The Stanford Graduate School of Business (http://www.gsb.stanford.edu/news/research/fast_commongroup.html?cmpid=news) recently conducted a study to determine if performance really matters when it comes to who we talk about and how often we talk about them.
The researchers asked participants to discuss baseball players, and gave them two lists: well-known players who were having mediocre seasons and less-known players who were having All-Star caliber seasons. They told the participants to discuss the players with one another, and more participants selected well-known players (66 percent) than lesser-known, higher-performing players (34 percent) to discuss with their conversation partners.
There are many reasons for this, but the main one seems to be that the participants selected the safer, well-known choice for a conversation topic as a way to seek "common ground." So when asked to select a player to discuss with a partner, performance seemed to matter less than how well the participant felt their partner would know the player.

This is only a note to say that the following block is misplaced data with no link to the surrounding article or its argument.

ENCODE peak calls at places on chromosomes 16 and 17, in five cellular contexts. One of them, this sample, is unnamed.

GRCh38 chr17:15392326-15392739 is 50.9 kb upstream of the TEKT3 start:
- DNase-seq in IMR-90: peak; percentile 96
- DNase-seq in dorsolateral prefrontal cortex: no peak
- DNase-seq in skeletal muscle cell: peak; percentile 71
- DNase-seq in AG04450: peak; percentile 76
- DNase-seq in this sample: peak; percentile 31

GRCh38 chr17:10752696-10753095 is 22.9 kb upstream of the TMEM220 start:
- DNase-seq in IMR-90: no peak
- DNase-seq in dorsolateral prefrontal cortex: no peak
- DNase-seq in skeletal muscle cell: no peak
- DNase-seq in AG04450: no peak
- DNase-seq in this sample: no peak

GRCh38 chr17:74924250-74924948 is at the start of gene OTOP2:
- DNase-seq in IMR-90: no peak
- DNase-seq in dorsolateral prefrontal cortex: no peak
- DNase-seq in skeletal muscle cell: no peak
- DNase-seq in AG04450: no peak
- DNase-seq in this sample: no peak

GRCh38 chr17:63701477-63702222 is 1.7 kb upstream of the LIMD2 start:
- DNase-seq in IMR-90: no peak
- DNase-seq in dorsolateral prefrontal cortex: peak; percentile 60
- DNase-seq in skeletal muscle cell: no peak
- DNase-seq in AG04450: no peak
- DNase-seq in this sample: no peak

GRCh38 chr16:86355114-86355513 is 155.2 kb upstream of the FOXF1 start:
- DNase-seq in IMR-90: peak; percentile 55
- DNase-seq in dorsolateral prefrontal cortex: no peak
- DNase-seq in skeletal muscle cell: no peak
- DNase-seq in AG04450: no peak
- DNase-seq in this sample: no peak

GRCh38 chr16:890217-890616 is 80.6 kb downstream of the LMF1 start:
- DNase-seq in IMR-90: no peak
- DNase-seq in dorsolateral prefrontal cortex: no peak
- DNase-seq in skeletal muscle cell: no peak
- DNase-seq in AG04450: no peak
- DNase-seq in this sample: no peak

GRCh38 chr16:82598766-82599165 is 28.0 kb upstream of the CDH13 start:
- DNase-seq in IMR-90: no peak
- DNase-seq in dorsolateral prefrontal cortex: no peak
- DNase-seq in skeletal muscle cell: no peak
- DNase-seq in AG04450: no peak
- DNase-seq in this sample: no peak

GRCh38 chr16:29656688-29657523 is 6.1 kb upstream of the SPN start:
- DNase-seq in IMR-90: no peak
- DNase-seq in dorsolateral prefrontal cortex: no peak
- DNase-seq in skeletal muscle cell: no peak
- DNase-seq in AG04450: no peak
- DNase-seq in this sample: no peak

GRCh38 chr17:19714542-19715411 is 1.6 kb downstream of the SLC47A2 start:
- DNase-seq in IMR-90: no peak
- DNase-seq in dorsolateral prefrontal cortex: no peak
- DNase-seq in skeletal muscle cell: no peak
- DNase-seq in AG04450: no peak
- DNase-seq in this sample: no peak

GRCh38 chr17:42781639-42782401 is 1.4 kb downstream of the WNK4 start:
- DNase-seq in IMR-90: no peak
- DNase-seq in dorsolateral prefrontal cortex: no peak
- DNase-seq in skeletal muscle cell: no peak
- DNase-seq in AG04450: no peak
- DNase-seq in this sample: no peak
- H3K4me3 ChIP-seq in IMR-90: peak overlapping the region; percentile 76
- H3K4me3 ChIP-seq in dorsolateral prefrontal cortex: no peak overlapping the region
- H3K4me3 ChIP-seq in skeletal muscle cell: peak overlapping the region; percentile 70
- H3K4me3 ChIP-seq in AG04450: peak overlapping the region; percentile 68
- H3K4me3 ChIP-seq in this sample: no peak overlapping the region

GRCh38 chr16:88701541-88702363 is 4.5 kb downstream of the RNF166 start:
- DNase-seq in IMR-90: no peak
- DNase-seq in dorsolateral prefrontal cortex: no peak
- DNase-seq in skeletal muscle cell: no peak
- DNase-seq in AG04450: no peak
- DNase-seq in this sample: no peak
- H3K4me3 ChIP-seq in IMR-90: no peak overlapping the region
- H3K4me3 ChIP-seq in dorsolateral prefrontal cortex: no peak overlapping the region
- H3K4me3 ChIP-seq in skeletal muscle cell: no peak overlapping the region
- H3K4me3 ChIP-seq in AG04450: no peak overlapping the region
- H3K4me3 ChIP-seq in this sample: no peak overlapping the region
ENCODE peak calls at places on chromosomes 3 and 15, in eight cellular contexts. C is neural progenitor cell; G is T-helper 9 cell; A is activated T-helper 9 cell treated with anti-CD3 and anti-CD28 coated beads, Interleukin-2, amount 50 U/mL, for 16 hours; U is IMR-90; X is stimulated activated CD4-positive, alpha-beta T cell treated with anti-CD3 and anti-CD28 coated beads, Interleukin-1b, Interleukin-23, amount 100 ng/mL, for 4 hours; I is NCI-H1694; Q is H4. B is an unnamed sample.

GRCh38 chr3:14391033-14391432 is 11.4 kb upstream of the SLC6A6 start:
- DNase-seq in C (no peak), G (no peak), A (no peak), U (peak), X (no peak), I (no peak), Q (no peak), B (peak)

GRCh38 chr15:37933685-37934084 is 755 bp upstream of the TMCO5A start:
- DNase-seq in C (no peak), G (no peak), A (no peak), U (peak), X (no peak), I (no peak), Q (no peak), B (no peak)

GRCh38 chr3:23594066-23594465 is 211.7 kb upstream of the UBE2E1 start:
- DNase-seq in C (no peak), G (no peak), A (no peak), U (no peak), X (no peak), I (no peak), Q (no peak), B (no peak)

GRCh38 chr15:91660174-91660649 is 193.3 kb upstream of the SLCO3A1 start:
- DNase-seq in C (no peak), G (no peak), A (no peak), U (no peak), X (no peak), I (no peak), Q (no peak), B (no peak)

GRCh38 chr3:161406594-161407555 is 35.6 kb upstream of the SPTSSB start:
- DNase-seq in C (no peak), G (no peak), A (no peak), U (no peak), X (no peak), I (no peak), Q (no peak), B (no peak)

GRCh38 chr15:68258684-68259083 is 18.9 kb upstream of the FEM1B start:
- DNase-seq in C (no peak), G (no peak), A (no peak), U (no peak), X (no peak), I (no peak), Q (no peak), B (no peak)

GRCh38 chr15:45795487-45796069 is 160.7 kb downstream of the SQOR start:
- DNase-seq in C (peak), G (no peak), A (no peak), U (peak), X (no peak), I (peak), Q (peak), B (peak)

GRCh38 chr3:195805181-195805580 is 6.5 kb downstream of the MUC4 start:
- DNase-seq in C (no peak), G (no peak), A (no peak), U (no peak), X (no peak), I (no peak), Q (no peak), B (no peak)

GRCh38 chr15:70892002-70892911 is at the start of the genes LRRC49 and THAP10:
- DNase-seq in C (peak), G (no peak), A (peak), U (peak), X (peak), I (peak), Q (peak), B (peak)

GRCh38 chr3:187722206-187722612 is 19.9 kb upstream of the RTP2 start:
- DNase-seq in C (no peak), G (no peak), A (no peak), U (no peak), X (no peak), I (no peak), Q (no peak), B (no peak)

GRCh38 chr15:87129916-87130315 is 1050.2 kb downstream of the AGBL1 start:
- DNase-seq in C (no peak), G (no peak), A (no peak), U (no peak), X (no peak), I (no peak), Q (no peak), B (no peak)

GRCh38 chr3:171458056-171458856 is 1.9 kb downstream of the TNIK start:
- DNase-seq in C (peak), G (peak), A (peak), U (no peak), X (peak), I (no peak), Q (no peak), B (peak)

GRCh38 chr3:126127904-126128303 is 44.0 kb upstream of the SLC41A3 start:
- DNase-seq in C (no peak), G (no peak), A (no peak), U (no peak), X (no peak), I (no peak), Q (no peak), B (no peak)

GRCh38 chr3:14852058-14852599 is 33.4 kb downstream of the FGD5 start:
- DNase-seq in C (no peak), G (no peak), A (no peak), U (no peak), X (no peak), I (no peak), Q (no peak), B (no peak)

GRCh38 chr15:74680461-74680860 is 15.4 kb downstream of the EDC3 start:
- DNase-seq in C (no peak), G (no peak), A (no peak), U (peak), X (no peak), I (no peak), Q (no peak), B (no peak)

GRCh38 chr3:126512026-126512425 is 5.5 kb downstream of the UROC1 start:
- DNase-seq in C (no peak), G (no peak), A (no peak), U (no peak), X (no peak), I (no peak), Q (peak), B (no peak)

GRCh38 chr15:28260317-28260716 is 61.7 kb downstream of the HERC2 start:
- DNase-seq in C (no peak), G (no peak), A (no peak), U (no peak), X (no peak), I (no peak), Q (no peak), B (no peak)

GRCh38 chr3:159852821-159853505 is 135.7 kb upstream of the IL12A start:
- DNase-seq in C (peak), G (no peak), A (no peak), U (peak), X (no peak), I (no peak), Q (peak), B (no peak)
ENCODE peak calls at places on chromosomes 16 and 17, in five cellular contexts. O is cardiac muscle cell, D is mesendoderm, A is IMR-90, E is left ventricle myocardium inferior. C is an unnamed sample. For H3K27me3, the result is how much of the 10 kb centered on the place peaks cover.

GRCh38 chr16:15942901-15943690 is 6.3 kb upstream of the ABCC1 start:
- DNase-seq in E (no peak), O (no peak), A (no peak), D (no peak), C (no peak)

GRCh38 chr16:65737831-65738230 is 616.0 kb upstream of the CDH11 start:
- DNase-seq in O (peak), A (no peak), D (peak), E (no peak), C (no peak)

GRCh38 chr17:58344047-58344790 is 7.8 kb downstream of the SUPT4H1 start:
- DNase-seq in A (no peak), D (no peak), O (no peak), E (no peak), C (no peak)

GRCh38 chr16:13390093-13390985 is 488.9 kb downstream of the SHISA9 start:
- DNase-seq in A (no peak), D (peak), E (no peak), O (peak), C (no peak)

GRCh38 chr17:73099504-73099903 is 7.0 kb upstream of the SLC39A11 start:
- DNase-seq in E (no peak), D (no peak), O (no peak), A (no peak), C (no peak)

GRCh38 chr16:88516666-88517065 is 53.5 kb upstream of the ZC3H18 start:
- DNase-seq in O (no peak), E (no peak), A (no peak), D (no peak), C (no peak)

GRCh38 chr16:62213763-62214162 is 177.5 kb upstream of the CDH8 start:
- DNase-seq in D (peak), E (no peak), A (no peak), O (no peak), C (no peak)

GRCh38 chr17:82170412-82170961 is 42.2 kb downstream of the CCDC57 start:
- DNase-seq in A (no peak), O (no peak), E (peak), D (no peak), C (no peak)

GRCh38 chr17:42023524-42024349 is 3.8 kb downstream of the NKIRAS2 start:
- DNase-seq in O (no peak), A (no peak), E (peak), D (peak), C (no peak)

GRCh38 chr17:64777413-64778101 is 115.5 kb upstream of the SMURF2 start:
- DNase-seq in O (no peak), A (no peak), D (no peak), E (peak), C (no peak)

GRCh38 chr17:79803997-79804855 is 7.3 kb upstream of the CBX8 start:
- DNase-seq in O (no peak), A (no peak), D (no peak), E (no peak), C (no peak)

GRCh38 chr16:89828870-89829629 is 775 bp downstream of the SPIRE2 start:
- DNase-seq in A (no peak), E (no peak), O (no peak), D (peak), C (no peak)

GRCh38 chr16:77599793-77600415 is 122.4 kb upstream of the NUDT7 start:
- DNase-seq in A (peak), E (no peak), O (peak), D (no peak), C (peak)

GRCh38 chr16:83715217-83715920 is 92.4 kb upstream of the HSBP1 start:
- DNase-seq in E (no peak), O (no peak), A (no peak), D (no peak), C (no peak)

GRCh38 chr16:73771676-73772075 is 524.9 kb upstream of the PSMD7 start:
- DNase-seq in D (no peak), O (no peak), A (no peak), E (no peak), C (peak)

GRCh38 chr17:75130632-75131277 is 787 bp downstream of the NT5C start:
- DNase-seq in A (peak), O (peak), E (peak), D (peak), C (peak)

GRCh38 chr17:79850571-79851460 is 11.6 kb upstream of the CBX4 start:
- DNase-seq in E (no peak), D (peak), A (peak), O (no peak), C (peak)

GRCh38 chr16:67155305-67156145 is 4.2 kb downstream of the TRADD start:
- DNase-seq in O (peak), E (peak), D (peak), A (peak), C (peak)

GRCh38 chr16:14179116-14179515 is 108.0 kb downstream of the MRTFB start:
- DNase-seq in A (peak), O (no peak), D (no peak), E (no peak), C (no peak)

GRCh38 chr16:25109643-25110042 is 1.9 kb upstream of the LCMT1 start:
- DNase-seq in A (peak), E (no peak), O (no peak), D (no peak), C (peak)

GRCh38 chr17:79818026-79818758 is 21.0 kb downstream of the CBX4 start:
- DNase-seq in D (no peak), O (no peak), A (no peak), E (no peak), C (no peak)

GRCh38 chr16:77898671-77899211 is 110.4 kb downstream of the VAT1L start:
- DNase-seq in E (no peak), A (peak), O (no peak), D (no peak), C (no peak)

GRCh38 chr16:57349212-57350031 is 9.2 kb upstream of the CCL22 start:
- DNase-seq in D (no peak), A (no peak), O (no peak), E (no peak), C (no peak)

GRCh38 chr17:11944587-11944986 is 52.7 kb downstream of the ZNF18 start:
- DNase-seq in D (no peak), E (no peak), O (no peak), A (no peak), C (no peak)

In "Ordinary Greatness," we talk about blinders that inhibit our ability to see greatness, and this is an example of the blinders of compartmentalization and personal bias. We simply have a hard time spotting greatness if it doesn't fit into our preconceived notions of what greatness is or who can be great. In most companies there are employees who are doing great things who are less noticed because they may be quiet or are just not in a position to be noticed.
If you'd like to take a free assessment to see if there are any blinders you should be aware of in your own leadership, click here for that part of the Ordinary Greatness website: http://www.ordinarygreatnessbook.com/index.php?option=com_content&view=article&id=23&Itemid=21